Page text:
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post #95 of 142
Quote:
Originally Posted by prava View Post

Sure they've also released similar GPUs as Geforce cards before, but...
a) They are introducing a Tesla card in may 15th
b) Such card will be released by the end of 2012
c) They've just released GTX690
d) GK104 performs like crap in GPGPU
http://blogs.nvidia.com/2012/05/nvidia-ceo-headline-gtc-2012-keynotes/
So, do you still believe that the chip that they will be introducing will actually launch at Geforce cards? Keep in mind that we have never seen a situation like this, and that the professional cards that NVIDIA owns features a HUGE gross margin (look at the raw numbers that compare 2011 vs 2012, in fiscal years). Altogether, with the fact that the professional segment is growing at a very nice pace, makes me wonder if the chip they will show will ever launch as a Geforce card because it could be designed with only GPGPU in mind...and that wouldn't be a bad idea at all when you realise that using different chips for different targets, if they are large enough, brings a lot of efficiency to the table (as it is, GK104 is super efficient at raster tasks...but is crappy at gpgpu ones...).

But you forget the fact that they absolutely MUST strike a nice balance between the two for their Quadro offerings. They will not let their professional graphics cards suffer in either area, so they really can't design a compute only chip unless they design 3 different high end chips for each generation, one for gaming, one for general workstation use, and one for HPC supercomputing. A highly unlikely situation.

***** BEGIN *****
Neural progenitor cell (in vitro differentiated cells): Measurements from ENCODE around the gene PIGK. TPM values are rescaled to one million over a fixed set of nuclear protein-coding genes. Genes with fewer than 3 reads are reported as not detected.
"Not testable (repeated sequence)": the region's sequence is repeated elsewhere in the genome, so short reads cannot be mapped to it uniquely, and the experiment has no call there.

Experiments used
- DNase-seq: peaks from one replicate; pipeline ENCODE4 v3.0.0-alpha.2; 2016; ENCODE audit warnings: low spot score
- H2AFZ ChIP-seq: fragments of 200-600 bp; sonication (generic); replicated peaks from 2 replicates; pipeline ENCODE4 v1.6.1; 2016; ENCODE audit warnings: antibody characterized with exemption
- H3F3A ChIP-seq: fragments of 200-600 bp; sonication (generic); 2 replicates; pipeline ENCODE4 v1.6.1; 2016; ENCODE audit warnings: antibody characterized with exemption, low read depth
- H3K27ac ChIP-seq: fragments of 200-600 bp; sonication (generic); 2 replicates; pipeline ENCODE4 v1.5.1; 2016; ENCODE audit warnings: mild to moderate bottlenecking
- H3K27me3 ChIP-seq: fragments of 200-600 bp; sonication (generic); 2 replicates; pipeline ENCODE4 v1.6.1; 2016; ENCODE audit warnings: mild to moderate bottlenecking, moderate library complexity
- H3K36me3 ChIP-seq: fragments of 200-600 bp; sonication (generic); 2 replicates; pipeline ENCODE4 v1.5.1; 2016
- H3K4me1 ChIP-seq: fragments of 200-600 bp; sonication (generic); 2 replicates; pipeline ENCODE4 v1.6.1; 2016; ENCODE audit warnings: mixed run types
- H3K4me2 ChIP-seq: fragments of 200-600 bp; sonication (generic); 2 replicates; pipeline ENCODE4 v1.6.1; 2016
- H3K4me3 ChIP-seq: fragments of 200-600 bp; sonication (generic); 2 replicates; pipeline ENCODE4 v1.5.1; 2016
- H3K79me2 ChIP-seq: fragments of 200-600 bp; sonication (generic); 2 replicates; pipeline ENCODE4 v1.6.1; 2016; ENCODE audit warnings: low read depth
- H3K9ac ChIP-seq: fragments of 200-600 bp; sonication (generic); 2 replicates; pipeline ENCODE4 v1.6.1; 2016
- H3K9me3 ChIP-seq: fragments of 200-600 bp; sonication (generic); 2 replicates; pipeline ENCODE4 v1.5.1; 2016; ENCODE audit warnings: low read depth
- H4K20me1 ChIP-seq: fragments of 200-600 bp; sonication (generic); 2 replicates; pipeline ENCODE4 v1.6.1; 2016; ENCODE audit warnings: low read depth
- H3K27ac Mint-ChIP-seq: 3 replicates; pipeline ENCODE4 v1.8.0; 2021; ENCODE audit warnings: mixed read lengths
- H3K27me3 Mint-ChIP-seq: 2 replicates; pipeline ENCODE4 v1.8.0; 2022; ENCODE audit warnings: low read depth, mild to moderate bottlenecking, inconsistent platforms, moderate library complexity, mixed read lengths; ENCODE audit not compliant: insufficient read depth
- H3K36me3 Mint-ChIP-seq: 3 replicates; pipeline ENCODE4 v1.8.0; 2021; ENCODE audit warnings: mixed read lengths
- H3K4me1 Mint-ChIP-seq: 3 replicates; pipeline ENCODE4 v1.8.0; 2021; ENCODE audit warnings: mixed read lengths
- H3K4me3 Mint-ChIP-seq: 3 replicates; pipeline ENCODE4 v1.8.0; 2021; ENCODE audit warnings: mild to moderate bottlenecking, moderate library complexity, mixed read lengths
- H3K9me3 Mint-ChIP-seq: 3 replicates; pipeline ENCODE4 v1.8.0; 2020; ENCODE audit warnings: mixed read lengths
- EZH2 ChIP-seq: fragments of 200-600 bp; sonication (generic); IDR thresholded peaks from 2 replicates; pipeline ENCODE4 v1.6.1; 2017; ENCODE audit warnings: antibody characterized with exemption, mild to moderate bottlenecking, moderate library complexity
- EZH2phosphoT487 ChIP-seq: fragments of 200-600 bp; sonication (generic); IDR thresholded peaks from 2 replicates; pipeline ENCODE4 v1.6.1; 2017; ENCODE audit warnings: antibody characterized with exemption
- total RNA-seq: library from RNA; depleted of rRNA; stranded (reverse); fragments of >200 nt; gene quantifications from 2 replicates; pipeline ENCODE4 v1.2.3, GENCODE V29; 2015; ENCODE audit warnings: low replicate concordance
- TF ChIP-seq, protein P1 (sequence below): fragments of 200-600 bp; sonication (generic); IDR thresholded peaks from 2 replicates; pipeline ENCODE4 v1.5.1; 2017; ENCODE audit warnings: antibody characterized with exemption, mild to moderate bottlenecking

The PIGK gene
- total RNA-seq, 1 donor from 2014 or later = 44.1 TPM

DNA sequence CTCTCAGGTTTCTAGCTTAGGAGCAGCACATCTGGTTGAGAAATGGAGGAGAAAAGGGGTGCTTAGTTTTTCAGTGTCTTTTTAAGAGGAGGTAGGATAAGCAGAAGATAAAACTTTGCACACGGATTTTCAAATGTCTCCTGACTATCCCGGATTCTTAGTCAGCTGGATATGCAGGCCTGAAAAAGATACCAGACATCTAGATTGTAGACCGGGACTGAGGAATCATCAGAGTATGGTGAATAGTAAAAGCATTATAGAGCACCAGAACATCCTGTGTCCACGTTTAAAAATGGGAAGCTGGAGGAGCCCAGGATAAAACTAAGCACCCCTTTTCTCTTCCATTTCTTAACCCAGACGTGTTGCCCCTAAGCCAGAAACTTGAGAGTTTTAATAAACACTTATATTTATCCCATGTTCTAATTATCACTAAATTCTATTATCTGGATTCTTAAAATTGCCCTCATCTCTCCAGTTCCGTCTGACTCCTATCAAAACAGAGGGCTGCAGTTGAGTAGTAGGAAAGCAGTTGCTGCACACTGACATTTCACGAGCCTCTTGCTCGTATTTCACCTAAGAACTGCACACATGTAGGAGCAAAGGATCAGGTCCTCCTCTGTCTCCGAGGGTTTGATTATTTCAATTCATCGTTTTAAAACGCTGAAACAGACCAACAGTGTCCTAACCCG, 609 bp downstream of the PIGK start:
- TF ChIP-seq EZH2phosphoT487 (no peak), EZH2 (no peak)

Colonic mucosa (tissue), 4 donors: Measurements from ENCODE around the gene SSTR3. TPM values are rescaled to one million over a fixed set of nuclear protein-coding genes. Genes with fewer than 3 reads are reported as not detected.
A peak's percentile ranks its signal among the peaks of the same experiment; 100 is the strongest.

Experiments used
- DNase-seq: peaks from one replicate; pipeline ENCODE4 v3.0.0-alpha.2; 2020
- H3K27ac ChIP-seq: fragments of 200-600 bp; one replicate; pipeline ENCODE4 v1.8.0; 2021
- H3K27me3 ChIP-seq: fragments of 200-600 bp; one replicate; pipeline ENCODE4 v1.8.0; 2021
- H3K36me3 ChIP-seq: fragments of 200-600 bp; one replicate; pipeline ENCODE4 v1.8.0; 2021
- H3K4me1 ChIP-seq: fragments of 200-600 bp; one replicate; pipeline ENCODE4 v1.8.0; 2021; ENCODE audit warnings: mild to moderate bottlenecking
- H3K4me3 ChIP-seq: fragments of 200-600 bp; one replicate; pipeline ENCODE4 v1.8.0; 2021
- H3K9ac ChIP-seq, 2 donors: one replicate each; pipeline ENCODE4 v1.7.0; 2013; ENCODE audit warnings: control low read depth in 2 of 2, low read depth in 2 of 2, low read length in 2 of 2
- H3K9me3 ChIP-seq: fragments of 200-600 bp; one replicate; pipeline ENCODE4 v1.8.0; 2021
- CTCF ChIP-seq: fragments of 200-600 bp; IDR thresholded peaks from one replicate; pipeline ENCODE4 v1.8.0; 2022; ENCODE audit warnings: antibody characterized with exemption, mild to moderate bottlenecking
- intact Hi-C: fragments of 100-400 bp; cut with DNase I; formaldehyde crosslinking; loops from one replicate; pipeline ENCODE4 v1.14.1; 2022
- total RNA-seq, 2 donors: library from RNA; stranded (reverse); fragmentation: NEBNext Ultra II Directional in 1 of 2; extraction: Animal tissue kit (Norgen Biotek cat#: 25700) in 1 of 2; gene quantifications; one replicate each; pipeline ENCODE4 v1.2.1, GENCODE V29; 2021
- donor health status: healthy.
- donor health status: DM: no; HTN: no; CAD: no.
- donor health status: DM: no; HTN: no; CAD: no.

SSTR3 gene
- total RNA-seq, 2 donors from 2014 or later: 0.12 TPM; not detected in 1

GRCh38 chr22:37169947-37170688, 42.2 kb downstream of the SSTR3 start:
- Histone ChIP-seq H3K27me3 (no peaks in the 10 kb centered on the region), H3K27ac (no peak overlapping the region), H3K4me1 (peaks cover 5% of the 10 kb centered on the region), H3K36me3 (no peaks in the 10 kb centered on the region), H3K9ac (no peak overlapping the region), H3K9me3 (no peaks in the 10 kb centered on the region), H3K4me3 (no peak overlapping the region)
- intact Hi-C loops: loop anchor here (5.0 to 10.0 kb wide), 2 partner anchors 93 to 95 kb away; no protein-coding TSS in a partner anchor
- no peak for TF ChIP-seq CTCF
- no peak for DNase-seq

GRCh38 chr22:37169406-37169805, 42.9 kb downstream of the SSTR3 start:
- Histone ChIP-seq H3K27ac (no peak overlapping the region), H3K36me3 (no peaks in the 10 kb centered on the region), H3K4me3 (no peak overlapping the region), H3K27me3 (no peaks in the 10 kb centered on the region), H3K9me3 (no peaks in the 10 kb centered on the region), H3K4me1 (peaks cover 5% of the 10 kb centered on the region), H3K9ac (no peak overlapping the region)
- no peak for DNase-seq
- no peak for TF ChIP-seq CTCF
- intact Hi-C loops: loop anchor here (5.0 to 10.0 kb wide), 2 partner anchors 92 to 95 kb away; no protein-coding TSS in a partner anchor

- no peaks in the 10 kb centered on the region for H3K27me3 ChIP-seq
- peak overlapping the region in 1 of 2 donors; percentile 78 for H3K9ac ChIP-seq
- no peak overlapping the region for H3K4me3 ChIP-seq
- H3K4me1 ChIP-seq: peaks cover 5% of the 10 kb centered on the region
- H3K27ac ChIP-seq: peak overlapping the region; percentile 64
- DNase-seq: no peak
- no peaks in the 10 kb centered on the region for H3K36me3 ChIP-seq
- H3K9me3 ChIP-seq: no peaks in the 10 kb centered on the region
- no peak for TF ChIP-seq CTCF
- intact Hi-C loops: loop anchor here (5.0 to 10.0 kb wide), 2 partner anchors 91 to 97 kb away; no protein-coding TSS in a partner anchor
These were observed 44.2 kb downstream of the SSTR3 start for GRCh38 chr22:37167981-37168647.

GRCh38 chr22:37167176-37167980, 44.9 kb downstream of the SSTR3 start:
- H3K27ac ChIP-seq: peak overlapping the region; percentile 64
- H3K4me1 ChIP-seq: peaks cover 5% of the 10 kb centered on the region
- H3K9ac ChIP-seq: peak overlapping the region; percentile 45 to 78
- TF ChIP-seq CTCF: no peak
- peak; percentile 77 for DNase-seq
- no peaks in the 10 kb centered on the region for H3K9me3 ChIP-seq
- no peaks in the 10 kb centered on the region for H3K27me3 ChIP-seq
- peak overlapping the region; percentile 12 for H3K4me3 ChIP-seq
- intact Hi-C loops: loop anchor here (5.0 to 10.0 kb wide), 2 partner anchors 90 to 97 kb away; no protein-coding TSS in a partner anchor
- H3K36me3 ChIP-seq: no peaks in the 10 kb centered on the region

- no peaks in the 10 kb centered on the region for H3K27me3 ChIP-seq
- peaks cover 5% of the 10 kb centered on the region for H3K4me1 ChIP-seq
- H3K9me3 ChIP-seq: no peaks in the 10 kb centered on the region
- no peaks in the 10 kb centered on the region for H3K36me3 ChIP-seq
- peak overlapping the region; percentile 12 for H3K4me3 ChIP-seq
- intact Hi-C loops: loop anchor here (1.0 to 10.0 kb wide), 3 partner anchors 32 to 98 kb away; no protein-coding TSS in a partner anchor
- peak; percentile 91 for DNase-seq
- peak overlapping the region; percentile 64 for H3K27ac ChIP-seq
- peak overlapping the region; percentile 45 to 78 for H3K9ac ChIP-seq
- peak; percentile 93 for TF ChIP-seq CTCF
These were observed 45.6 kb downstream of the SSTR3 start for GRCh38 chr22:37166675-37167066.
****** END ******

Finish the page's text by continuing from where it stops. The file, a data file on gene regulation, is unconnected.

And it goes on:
What is more likely is that GK110 will be much like GF100/110 in that the chip will be much more compute focused, with hardware scheduler and other such compute oriented things, and kinda brute force it's way through graphical tasks. It won't be elegant as GK104 for GPU tasks, but it will be mighty powerful.
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post #96 of 142
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Originally Posted by XPC View Post

But you forget the fact that they absolutely MUST strike a nice balance between the two for their Quadro offerings. They will not let their professional graphics cards suffer in either area, so they really can't design a compute only chip unless they design 3 different high end chips for each generation, one for gaming, one for general workstation use, and one for HPC supercomputing. A highly unlikely situation.
What is more likely is that GK110 will be much like GF100/110 in that the chip will be much more compute focused, with hardware scheduler and other such compute oriented things, and kinda brute force it's way through graphical tasks. It won't be elegant as GK104 for GPU tasks, but it will be mighty powerful.

Firstly, the Geforce range are designed for graphically intensive tasks such as gaming. They are not designed with professional GPGPU applications in mind.

Secondly, QuadroFX cards are not, and will not, ever be intended for gaming/graphical uses. They are workstation cards. They are intended for GPGPU applications such as render farms and for use in professional applications of CUDA accelerated software such as Photoshop.

Thirdly, Tesla cards are intended for ultra high-end workstations and primarily, for supercomputer applications.